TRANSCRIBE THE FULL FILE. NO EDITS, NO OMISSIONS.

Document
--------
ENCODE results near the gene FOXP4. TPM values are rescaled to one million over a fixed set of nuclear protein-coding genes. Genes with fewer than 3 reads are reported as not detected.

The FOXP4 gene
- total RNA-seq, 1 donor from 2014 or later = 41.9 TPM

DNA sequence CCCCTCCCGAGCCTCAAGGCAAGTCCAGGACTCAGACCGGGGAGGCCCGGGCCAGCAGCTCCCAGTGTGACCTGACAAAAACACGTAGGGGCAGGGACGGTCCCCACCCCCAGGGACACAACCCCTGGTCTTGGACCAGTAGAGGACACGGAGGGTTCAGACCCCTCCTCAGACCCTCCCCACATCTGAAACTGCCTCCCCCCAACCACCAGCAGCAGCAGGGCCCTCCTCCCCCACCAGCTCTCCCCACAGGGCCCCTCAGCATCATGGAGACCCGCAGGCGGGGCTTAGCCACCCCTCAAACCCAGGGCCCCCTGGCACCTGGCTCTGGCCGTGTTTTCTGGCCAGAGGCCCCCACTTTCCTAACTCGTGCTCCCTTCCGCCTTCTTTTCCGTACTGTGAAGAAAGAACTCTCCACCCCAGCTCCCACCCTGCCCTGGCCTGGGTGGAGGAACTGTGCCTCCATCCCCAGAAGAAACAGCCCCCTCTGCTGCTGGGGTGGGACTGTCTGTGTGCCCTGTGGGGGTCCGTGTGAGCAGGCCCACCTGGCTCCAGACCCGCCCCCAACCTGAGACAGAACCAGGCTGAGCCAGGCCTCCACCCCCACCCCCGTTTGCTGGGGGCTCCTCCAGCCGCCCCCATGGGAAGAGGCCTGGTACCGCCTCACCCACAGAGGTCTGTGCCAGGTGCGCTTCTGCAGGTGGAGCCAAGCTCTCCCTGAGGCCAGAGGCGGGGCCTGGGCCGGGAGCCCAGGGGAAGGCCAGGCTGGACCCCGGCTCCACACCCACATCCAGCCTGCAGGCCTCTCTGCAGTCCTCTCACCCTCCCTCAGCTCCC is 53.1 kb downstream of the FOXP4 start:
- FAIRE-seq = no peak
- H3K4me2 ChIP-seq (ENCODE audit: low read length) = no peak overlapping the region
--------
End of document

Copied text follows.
ENCODE results near the gene FOXP4. TPM values are rescaled to one million over a fixed set of nuclear protein-coding genes. Genes with fewer than 3 reads are reported as not detected.

The FOXP4 gene
- total RNA-seq, 1 donor from 2014 or later = 41.9 TPM

DNA sequence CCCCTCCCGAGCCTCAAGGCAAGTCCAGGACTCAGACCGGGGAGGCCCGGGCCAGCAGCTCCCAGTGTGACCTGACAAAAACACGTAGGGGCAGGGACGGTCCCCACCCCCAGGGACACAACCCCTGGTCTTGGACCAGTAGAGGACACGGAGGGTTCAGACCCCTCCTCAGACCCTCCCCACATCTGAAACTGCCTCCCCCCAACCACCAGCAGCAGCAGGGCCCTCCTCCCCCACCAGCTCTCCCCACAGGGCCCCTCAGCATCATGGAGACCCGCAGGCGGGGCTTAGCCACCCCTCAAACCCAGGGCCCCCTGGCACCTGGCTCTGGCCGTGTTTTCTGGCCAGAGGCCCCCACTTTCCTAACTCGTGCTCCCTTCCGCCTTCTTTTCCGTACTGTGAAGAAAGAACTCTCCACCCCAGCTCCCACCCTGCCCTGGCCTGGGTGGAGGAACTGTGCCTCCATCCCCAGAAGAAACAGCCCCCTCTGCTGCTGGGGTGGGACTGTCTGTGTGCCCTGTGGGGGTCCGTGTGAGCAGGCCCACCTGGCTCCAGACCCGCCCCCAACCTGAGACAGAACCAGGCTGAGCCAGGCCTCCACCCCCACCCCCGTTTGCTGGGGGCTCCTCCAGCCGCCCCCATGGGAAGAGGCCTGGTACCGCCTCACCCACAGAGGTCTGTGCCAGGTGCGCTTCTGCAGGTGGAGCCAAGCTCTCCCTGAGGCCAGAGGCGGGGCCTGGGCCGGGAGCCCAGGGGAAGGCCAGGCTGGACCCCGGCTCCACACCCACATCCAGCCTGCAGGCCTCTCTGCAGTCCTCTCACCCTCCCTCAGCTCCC is 53.1 kb downstream of the FOXP4 start:
- FAIRE-seq = no peak
- H3K4me2 ChIP-seq (ENCODE audit: low read length) = no peak overlapping the region